Conference backs calls to stamp out unfair competition in ferry sector

24 May 2018

Delegates at the Wales TUC conference 2018 have unanimously backed a Nautilus call for the government to stamp out unfair competition in the ferry sector.

The meeting voted in support of a motion tabled by national ferry organiser Micky Smyth urging action to enforce the National Minimum Wage and work permit rules for all seafarers working in UK waters.

He told the conference that legal loopholes allow seafarers to be treated as 'second-class citizens' and denied many of the workplace protections that cover staff on land. 'This enables shoddy operators to undercut good companies, opening the door to nationality-based pay discrimination and fuelling the catastrophic long-term decline in our maritime skills base,' he added.

'Our ferry services should be the bedrock of decent employment and training for British seafarers,' Mr Smyth added. 'They shouldn’t be exposed to lowest common denominator global competition. There should be no room for south-east Asian or eastern European wage rates on ferries serving Welsh ports. We should be using these services to protect and develop this country’s long and proud history of maritime expertise.'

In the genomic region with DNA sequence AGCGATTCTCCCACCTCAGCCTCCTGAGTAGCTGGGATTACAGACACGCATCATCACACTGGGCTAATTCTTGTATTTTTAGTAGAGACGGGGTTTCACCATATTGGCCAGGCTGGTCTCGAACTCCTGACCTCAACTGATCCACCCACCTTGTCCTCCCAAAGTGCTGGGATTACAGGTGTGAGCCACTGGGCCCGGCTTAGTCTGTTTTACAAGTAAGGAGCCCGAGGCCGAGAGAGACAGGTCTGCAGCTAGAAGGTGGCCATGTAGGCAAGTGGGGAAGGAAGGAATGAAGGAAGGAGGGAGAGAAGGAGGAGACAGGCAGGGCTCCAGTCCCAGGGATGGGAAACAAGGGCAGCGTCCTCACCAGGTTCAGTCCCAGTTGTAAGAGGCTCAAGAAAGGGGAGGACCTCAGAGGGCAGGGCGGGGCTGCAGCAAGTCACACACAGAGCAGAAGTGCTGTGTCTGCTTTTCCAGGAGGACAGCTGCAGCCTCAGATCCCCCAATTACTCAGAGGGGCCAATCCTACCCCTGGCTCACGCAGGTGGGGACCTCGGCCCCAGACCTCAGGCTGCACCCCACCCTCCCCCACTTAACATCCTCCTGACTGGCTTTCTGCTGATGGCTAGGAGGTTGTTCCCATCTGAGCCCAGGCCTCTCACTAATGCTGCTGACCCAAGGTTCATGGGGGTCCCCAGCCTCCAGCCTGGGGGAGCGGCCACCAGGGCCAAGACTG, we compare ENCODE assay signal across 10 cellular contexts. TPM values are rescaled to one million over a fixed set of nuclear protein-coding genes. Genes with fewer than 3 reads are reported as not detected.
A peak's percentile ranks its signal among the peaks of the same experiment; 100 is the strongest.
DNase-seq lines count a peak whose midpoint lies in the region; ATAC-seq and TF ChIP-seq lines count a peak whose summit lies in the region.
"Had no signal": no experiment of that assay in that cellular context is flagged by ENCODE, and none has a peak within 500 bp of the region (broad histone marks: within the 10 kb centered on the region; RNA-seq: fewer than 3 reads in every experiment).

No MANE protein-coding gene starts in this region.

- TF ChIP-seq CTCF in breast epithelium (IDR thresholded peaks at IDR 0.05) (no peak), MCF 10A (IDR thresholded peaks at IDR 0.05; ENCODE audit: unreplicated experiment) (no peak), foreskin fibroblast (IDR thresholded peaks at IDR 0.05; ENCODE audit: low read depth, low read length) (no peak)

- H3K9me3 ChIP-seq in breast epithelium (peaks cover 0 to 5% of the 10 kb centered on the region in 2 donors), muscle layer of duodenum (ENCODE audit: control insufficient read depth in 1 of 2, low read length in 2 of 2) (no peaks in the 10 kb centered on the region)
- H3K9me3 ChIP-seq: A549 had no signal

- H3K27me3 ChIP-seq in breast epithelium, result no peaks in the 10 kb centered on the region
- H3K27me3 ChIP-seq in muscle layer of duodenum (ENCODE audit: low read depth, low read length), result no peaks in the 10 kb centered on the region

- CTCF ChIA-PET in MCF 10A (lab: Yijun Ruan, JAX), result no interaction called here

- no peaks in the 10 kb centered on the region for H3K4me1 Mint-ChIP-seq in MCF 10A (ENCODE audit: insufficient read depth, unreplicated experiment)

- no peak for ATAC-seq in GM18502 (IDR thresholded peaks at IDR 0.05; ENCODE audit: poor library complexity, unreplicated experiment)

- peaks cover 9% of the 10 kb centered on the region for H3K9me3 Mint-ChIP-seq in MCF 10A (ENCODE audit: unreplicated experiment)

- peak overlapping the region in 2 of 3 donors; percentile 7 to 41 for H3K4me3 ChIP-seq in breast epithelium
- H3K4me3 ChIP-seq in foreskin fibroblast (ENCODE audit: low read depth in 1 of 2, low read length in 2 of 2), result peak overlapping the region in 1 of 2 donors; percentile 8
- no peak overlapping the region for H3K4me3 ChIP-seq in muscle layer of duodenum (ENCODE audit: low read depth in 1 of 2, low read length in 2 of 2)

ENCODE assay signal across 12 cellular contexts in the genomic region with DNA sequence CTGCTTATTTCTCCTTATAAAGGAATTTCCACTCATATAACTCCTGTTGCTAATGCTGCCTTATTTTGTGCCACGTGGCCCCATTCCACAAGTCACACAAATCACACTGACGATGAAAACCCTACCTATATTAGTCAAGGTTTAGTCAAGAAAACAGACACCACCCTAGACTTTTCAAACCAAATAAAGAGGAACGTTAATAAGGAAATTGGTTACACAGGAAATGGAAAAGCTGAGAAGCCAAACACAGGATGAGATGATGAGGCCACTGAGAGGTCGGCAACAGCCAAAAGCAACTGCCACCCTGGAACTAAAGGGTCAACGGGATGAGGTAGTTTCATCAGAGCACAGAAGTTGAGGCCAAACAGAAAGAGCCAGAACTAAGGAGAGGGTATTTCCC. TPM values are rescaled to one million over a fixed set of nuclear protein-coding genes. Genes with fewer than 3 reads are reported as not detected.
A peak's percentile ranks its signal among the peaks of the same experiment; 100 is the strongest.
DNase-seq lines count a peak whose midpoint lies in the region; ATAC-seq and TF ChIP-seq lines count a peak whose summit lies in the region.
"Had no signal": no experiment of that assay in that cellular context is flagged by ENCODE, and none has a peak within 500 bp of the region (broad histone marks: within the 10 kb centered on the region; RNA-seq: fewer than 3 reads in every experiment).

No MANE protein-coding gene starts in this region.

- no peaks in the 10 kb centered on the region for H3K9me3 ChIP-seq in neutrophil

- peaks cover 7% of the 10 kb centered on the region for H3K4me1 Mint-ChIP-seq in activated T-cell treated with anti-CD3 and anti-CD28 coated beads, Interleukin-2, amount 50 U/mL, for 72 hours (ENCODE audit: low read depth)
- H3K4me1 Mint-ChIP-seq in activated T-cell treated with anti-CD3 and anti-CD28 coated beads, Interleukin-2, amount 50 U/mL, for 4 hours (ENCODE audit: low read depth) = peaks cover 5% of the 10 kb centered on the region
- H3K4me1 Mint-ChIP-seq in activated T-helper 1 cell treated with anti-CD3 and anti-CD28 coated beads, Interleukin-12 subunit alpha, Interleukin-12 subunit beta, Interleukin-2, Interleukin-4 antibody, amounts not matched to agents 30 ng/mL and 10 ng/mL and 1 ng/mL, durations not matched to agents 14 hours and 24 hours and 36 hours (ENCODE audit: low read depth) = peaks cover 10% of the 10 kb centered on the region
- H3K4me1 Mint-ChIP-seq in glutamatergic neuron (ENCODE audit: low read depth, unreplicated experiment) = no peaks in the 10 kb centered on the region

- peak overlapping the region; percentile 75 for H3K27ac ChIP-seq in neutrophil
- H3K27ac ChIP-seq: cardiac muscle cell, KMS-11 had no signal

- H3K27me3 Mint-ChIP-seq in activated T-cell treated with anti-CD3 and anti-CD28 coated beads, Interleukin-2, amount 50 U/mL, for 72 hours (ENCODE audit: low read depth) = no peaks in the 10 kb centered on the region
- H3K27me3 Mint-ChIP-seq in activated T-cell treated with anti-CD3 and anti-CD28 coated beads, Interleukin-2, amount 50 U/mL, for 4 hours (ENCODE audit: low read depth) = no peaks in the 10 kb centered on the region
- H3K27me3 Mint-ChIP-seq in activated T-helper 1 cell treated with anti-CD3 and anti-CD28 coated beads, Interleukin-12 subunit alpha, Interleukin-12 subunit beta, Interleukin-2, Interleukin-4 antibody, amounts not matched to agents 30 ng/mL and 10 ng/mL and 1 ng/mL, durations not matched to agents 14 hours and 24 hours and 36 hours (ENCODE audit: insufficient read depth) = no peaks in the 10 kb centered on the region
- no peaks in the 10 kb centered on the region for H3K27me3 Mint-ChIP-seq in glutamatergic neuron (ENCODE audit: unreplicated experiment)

Nautilus also seconded a motion from the RMT union calling for talks with the Welsh government on ways to link public investment in ferry services to higher rates of training and employment for Welsh maritime workers. Mr Smyth told the conference: 'When I first went to sea in 1980 there were 51,000 UK officers and ratings in our Industry plying their trade in delivering goods and passengers across the globe. However, since then we have seen a dramatic decline in our numbers and the recent statistics from the Department of Transport show that our numbers have dropped to just under 20,000.

'The main factor in this decline has been a concerted campaign by certain shipowners and operators to eradicate the British seafarer,' he added. 'In the main, the jobs we lost are still there – but it's been a race to the bottom with seafarers being exploited by being paid well below the British rates of pay.'


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